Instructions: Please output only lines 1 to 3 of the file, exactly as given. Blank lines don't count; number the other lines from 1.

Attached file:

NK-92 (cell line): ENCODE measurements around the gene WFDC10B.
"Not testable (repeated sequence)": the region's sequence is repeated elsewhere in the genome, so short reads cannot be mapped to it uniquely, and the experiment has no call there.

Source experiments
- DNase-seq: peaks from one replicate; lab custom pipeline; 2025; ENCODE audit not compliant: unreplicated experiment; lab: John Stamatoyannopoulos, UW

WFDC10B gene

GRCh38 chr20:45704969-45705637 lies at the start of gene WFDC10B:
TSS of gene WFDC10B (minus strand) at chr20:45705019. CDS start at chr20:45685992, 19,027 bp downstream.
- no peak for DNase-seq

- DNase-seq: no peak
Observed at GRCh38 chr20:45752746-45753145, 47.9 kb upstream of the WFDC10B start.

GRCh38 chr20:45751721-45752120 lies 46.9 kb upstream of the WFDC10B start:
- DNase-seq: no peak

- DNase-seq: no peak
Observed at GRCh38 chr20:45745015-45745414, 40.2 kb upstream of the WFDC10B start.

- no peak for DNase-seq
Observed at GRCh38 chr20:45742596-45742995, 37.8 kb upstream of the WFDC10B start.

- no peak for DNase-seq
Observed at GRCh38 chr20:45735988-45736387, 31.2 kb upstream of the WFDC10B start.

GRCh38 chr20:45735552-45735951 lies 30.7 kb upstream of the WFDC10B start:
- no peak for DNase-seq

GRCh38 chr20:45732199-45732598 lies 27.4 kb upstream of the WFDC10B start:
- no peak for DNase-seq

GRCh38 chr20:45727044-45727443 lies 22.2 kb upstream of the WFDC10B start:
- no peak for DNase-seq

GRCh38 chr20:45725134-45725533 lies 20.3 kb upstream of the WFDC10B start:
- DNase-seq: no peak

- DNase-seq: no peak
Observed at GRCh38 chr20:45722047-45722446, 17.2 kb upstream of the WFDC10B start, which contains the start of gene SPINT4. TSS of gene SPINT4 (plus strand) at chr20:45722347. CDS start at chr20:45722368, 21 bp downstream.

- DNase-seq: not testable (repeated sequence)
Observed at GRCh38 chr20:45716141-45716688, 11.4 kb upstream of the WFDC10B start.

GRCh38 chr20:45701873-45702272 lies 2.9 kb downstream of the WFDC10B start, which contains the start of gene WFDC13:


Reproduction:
NK-92 (cell line): ENCODE measurements around the gene WFDC10B.
"Not testable (repeated sequence)": the region's sequence is repeated elsewhere in the genome, so short reads cannot be mapped to it uniquely, and the experiment has no call there.

Source experiments